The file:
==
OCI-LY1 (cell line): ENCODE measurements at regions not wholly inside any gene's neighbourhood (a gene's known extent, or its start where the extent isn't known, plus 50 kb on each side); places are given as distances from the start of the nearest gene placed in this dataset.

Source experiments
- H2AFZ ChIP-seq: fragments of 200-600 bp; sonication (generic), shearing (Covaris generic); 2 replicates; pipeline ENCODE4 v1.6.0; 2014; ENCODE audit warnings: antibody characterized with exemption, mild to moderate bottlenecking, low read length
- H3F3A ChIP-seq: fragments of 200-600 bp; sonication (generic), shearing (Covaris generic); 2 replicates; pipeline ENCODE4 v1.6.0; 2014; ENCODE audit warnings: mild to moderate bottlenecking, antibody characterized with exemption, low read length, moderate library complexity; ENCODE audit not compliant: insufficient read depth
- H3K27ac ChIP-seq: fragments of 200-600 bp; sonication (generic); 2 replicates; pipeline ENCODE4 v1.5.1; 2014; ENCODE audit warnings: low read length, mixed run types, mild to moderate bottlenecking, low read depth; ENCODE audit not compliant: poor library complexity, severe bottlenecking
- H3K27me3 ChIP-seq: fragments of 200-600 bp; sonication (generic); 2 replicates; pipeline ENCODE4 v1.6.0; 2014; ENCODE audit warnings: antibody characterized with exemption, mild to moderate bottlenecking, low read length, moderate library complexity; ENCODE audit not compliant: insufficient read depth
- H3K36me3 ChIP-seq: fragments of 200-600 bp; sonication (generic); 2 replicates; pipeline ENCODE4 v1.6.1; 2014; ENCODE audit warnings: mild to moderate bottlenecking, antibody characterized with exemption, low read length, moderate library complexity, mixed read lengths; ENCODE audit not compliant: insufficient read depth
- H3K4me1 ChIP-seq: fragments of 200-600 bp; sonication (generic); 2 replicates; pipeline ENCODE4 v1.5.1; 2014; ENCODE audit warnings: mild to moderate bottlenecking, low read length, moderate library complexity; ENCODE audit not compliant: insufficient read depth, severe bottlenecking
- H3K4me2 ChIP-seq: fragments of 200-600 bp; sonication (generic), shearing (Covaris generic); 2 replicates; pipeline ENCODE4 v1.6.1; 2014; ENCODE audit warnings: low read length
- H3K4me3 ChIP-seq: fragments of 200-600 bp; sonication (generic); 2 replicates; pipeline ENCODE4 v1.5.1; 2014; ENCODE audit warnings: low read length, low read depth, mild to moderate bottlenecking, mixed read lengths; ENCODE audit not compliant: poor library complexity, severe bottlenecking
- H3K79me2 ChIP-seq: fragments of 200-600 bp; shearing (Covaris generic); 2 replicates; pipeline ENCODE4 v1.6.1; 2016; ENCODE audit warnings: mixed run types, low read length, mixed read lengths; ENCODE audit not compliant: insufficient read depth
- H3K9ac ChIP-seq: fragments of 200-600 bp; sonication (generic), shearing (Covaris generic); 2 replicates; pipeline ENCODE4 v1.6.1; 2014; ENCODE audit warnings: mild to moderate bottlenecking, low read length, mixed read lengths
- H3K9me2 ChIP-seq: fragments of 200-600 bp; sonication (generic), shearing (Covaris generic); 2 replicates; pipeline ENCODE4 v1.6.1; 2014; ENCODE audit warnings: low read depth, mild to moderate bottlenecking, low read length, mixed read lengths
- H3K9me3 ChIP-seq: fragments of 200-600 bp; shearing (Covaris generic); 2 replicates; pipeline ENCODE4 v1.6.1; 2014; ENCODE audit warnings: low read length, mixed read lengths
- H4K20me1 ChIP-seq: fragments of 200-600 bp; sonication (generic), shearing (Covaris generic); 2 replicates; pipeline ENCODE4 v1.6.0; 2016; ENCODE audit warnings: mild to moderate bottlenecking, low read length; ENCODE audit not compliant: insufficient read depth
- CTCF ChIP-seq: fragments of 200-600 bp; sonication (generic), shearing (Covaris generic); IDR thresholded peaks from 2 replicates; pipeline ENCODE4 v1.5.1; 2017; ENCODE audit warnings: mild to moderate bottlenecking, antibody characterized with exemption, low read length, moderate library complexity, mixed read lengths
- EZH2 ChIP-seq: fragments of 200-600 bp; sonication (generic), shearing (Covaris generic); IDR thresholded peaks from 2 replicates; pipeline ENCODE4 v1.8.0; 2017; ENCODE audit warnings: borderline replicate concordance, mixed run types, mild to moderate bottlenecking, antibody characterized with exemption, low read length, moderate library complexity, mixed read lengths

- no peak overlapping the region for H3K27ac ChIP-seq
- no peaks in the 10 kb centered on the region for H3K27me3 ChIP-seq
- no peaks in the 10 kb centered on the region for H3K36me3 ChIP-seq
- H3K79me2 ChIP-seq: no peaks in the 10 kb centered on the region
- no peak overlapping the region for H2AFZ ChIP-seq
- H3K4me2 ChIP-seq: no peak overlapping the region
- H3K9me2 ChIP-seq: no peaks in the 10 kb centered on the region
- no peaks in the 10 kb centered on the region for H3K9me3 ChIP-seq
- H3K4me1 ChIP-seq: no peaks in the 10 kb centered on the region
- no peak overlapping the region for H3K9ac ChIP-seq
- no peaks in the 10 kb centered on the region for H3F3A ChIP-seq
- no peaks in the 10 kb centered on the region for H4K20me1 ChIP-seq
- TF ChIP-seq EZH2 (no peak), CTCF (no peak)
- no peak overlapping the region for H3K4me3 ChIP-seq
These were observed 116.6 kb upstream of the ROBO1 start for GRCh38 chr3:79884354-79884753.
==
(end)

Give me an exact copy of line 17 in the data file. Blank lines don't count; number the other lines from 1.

- EZH2 ChIP-seq: fragments of 200-600 bp; sonication (generic), shearing (Covaris generic); IDR thresholded peaks from 2 replicates; pipeline ENCODE4 v1.8.0; 2017; ENCODE audit warnings: borderline replicate concordance, mixed run types, mild to moderate bottlenecking, antibody characterized with exemption, low read length, moderate library complexity, mixed read lengths